So some apologies are OK after all.
Ryan says this as if Obama has, on some occasion, apologized for standing up for American values. In fact, the statements that conservatives characterize as apologies consist of Obama acknowledging, although never actually apologizing for, instances when America fell short of its values. Bizarrely, Ryan goes on to talk as if America's shady relationship with Mubarak and its dearth of security in Libya are apt examples of apologizing for American values. It actually sounds as though Ryan thinks we owe the Egyptian people an apology, which is interesting. In terms of criticizing apologies, the answer makes no sense at all.
On Iran, it sure seems like Team Obama and Team Romney assert the same position: We want to resolve this peacefully; we can more credibly do that than the other guys; but we're also prepared to strike militarily because Iran getting nukes is unacceptable--it won't happen on our watch. And, by the way, we're totally cool with Israel, which is totally on the same page as us.
They're attacking one another on the issue anyway.
Here's how Ryan does it:
When this administration says that all options are on the table, they send out senior administration officials that send all these mixed signals. And so, in order to solve this peacefully--which is everybody's goal--you have to have the ayatollahs change their minds. Look at where they are. They're moving faster toward a nuclear weapon. It's because this administration has no credibility on this issue. It's because this administration watered down sanctions, delayed sanctions, tried to stop us for putting the tough sanctions in place.
An intelligent discussion of Iran and nuclear weapons would acknowledge that the actions of the ayatollahs are not in fact entirely or even predominantly governed by presidential signalling--that lots of factors beyond our control, like the strategic value of having nukes, how impervious their program is to air strikes, actual damage done by sanctions, and their retaliatory ability, among many other substantive factors, shape the speed with which they seek a nuclear weapon.
They say the military option's on the table, but it's not being viewed as credible. And the key is to do this peacefully, is to make sure that we have credibility. Under a Romney administration, we will have credibility on this issue.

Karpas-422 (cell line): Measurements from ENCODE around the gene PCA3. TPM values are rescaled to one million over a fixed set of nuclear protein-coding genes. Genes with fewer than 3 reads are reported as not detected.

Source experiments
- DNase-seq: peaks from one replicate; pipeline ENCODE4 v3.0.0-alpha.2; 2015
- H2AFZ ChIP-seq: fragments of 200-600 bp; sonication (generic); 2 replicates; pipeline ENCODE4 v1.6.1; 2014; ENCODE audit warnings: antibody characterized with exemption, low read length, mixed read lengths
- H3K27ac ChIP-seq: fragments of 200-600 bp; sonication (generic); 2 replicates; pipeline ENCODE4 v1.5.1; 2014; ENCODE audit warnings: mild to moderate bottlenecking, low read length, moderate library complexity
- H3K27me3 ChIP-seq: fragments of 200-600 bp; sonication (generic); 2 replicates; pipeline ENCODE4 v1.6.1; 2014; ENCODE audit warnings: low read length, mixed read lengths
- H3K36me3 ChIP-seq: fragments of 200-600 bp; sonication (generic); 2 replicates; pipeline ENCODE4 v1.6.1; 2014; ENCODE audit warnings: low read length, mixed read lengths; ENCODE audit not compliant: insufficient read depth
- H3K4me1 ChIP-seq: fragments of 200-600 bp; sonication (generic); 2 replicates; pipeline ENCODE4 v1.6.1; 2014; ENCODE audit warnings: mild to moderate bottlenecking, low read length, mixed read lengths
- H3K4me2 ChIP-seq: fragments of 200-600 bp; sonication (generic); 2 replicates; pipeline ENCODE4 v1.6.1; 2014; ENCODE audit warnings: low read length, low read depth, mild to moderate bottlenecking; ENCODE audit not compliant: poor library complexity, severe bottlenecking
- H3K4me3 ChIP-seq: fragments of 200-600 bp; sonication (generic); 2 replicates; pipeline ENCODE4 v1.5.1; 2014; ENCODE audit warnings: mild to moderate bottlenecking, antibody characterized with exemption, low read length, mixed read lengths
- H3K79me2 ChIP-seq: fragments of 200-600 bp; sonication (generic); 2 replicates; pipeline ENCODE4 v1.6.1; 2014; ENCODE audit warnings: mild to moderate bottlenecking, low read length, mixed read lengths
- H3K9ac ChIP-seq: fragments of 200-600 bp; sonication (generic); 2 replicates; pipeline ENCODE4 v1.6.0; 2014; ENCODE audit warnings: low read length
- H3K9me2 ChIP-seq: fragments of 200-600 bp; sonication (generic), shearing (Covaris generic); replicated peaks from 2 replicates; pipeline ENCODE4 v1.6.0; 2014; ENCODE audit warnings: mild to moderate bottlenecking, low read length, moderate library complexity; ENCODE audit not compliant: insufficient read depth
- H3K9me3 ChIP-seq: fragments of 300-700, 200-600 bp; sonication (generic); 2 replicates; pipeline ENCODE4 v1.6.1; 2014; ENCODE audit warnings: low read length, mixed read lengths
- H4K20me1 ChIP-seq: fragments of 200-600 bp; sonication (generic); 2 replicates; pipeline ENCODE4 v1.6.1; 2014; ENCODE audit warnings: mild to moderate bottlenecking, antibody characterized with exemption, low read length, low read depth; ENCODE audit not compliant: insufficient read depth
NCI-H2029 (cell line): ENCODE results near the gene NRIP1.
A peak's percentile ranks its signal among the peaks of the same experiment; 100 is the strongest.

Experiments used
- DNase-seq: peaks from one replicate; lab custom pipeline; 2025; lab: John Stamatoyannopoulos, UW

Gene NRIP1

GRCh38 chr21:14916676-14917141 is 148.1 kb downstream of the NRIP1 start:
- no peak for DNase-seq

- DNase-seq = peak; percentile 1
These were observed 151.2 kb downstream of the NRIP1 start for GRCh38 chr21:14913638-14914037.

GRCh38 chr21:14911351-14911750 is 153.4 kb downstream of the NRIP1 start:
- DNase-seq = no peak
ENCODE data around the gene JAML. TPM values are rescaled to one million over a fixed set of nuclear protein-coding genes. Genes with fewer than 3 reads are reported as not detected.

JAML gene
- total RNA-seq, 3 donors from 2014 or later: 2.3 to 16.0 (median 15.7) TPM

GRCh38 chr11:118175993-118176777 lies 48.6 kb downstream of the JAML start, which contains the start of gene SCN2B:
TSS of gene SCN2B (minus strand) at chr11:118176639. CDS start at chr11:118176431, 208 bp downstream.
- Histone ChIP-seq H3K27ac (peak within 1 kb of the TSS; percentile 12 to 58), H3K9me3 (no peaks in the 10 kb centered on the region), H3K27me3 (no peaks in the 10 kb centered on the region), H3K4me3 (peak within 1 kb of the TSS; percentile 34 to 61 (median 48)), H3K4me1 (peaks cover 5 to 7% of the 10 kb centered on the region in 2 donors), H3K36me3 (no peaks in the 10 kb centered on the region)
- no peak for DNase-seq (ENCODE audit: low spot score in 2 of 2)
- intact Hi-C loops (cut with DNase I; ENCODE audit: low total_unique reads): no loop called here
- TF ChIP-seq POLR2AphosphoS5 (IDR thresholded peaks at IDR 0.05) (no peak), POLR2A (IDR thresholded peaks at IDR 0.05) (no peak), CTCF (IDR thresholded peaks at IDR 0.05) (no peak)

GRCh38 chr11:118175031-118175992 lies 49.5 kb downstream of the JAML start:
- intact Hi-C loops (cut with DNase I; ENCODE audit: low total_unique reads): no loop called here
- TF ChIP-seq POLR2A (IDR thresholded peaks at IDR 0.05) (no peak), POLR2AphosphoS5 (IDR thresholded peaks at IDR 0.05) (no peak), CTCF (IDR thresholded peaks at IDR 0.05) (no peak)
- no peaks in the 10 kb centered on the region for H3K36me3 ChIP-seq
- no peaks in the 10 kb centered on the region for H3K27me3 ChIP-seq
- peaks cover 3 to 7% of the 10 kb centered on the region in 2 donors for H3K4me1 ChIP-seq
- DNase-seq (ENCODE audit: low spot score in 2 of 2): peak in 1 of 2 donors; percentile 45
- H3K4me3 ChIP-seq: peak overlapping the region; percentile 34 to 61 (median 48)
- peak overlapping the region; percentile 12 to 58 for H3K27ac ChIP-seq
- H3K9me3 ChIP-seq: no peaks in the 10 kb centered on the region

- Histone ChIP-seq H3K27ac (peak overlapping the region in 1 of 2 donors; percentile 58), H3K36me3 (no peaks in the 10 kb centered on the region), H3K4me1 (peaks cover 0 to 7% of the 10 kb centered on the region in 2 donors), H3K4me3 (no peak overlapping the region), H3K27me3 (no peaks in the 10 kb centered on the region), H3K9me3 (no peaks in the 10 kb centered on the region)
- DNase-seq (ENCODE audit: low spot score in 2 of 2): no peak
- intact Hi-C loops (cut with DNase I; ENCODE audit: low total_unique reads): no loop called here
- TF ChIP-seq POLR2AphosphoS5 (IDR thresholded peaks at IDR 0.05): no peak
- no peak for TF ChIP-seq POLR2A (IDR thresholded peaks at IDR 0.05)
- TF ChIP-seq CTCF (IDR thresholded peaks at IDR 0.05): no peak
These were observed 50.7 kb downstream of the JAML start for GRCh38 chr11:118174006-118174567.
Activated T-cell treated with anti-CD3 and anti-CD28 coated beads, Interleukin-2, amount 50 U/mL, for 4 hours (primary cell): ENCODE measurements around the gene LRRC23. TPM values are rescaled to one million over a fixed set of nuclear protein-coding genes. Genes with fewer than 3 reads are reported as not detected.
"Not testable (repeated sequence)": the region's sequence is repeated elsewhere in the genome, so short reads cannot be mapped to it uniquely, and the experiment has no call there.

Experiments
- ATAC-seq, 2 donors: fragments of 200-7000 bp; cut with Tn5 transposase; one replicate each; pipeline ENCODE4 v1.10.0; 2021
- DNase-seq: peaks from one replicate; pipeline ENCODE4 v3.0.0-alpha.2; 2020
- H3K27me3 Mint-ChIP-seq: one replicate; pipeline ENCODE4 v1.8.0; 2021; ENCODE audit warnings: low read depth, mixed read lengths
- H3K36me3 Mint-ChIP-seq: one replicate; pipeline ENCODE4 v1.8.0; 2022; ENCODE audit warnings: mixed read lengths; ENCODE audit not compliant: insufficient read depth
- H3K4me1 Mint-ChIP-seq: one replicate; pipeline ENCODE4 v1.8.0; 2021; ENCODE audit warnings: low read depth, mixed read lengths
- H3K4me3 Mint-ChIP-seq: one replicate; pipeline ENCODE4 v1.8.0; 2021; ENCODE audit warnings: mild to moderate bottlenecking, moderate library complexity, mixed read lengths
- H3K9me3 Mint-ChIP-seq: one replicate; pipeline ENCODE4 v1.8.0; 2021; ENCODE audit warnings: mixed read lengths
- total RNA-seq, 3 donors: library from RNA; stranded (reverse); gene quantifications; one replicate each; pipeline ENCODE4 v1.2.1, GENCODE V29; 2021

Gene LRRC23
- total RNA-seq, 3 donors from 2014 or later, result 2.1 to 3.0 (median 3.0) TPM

Why would Romney be more credible? That's the core of his argument on Iran, but it's backed up by nothing. All the underlying real world factors would be the same. The ayatollahs aren't uninformed enough to view Obama as a Kenyan anticolonial appeaser like some Dinesh D'Souza sycophant.
Biden pressed on this point:
BIDEN: It's incredible. Look, imagine had we let the Republican Congress work out the sanctions. You think there's any possibility the entire world would have joined us, Russia and China, all of our allies? These are the most crippling sanctions in the history of sanctions, period. Period. When Governor Romney's asked about it, he said, "We gotta keep these sanctions." When he said, "Well, you're talking about doing more," what are you--you're going to go to war? Is that what you want to do?
RYAN: We want to prevent war.
BIDEN: And the interesting thing is, how are they going to prevent war? How are they going to prevent war if they say there's nothing more that we--that they say we should do than what we've already done.... So all this bluster I keep hearing, all this loose talk, what are they talking about? Are you talking about, to be more credible--what more can the president do, stand before the United Nations, tell the whole world, directly communicate to the ayatollah, we will not let them acquire a nuclear weapon, period, unless he's talking about going to war.
How did Ryan respond to the assertion that Team Romney is all bluster, that they don't actually advocate anything more than Obama has done, and that they'd be more credible to the ayatollahs if elected?
RYAN: Let's look at this from the view of the ayatollahs. What do they see? They see this administration trying to water down sanctions in Congress for over two years. They're moving faster toward a nuclear weapon. They're spinning the centrifuges faster. They see us saying when we come into the administration, when they're sworn in, we need more space with our ally, Israel. They see President Obama in New York City the same day Bibi Netanyahu is and he, instead of meeting with him, goes on a--on a daily talk show. They see, when we say that these options are on the table, the secretary of Defense walked them back.
It's important to understand how absurd this is. For better or worse, Obama cooperated with Israel on Stuxnet, an act of cyberwarfare that destroyed actual Iranian centrifuges; kept supporting Israel as it assassinated Iranian nuclear scientists; removed MEK, an anti-regime group in Iran, from its list of official terrorists; and worked to get international cooperation for sanctions now causing street protests in Iran. Whatever you think of those steps, it's idiotic to suggest, when the ayatollahs were witness to it all, that they assessed Obama's seriousness based on the fact that he appeared on The View. It's foreign-policy analysis worthy of Sean Hannity.